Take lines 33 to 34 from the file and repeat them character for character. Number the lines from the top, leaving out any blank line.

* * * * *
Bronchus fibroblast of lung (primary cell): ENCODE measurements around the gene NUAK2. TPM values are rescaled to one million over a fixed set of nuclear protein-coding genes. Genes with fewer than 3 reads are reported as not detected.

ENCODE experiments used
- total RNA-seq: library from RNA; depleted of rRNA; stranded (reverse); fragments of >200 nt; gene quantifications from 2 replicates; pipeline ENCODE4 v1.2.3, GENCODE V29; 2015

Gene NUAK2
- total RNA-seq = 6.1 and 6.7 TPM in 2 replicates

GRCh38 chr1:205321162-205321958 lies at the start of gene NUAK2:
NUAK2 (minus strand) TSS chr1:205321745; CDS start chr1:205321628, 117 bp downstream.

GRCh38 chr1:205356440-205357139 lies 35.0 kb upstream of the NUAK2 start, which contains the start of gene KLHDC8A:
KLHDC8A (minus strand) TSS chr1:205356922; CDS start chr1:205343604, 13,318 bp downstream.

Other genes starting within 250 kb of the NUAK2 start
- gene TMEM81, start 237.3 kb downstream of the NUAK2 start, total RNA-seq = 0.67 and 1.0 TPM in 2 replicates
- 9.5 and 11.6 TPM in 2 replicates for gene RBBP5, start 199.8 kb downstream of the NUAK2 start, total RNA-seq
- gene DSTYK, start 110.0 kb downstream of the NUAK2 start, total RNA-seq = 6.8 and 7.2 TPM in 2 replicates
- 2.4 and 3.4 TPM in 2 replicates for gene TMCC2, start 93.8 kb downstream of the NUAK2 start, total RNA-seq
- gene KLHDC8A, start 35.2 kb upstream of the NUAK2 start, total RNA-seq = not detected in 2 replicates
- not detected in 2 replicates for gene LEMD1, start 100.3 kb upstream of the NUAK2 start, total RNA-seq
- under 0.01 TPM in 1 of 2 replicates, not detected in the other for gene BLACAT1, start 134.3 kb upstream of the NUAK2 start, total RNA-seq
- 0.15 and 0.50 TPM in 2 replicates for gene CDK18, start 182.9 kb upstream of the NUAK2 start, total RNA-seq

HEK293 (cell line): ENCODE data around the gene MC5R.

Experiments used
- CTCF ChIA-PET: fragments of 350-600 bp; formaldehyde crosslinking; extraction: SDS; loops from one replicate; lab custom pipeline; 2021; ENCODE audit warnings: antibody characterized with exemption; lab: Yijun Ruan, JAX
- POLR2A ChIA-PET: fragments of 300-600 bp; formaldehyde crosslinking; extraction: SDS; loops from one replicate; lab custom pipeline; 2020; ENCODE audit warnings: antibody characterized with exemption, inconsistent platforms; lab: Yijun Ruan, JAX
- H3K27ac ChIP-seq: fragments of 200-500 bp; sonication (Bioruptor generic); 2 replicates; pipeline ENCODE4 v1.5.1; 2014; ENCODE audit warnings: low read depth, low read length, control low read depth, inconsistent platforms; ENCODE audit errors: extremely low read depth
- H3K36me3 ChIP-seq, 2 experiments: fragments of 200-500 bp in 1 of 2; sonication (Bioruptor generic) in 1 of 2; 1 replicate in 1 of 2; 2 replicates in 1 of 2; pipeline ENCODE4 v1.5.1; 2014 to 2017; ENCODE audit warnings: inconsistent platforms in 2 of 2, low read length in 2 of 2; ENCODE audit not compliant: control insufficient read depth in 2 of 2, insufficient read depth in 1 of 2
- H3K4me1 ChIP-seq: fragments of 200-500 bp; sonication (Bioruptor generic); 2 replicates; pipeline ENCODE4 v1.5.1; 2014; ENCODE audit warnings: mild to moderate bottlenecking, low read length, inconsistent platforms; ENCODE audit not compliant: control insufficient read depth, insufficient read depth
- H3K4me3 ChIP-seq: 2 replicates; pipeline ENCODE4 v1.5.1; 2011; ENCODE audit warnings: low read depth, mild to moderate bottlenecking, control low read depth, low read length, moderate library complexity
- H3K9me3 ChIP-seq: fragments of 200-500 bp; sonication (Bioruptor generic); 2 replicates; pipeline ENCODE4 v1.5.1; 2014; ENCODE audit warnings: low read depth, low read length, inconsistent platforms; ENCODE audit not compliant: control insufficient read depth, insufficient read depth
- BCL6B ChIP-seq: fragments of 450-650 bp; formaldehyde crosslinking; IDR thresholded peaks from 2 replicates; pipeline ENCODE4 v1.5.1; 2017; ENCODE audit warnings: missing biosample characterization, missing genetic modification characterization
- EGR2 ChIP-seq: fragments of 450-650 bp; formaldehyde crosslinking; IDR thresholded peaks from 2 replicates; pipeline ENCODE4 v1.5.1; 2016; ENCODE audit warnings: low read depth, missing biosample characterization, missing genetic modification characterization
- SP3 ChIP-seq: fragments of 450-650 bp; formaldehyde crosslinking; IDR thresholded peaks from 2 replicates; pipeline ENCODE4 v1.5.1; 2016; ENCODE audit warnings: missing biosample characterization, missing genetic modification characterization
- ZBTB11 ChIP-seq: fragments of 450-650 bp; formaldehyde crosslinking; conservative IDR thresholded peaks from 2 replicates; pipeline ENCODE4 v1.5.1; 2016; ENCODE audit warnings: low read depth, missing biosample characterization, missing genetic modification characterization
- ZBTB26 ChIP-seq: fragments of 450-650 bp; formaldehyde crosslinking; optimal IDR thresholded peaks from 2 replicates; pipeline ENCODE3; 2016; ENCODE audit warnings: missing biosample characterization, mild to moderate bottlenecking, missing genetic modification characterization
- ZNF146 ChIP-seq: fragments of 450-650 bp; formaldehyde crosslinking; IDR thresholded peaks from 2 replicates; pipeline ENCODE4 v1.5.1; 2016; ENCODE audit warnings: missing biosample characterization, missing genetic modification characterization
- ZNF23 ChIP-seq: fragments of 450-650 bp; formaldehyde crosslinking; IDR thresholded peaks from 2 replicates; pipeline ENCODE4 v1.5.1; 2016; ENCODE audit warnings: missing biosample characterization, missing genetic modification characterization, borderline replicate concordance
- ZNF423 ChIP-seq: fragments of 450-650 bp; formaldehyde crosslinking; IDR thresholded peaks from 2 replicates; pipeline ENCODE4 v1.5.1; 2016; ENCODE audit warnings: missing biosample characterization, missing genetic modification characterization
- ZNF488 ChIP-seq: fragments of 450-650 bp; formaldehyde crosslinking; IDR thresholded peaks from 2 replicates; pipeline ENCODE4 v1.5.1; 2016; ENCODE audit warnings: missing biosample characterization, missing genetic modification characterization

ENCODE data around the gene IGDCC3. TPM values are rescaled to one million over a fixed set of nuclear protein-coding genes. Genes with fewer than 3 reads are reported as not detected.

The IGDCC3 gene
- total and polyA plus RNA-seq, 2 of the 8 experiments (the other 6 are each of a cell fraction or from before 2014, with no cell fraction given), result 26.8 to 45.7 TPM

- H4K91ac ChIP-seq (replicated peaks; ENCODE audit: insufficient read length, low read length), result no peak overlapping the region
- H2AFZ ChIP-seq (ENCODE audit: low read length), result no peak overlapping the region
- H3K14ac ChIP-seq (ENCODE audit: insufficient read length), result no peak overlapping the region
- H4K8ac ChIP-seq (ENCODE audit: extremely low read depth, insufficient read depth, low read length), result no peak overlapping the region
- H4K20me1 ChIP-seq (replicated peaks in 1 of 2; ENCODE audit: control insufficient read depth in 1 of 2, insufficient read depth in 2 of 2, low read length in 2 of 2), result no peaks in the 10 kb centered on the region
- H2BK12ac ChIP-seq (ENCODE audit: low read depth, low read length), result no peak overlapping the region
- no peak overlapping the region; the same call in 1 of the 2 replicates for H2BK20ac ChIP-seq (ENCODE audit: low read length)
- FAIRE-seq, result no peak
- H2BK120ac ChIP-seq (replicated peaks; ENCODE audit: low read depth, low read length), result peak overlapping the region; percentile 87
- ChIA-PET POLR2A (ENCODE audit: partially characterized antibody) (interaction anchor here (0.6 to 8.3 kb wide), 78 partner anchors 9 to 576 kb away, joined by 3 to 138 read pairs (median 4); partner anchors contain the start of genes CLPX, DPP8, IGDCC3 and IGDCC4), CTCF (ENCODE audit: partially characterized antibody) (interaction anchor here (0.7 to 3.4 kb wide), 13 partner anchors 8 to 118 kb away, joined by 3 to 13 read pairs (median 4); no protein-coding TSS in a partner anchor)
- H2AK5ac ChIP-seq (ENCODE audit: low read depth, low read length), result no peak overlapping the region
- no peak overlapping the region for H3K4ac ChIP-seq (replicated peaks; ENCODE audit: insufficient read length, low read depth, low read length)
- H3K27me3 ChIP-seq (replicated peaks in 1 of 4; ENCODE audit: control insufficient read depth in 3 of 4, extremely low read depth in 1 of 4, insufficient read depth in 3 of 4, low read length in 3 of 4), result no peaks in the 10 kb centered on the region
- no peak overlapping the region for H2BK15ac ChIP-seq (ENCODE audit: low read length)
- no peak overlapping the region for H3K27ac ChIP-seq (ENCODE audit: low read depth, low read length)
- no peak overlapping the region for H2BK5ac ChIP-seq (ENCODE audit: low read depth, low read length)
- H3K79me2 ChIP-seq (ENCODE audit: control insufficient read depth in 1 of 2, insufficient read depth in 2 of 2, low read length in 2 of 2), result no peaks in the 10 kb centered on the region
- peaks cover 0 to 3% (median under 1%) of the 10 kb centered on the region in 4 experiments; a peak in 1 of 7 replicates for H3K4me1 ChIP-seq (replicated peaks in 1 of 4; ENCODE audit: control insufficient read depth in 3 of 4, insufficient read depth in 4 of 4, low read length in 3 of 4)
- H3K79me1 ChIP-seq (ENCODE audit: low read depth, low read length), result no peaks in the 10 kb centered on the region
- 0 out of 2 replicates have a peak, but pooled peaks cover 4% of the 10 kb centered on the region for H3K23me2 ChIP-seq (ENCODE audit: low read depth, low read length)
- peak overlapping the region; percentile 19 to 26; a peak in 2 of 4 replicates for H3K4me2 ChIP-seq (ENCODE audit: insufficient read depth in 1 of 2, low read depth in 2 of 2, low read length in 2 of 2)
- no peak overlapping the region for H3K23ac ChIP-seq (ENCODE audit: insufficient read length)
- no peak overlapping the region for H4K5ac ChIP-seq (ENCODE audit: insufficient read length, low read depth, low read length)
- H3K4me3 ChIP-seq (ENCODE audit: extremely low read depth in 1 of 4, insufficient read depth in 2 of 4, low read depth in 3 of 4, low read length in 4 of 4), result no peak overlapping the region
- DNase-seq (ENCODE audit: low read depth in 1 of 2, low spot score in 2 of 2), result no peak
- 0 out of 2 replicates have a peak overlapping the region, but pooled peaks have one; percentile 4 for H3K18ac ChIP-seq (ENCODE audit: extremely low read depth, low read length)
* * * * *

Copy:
- ZNF146 ChIP-seq: fragments of 450-650 bp; formaldehyde crosslinking; IDR thresholded peaks from 2 replicates; pipeline ENCODE4 v1.5.1; 2016; ENCODE audit warnings: missing biosample characterization, missing genetic modification characterization
- ZNF23 ChIP-seq: fragments of 450-650 bp; formaldehyde crosslinking; IDR thresholded peaks from 2 replicates; pipeline ENCODE4 v1.5.1; 2016; ENCODE audit warnings: missing biosample characterization, missing genetic modification characterization, borderline replicate concordance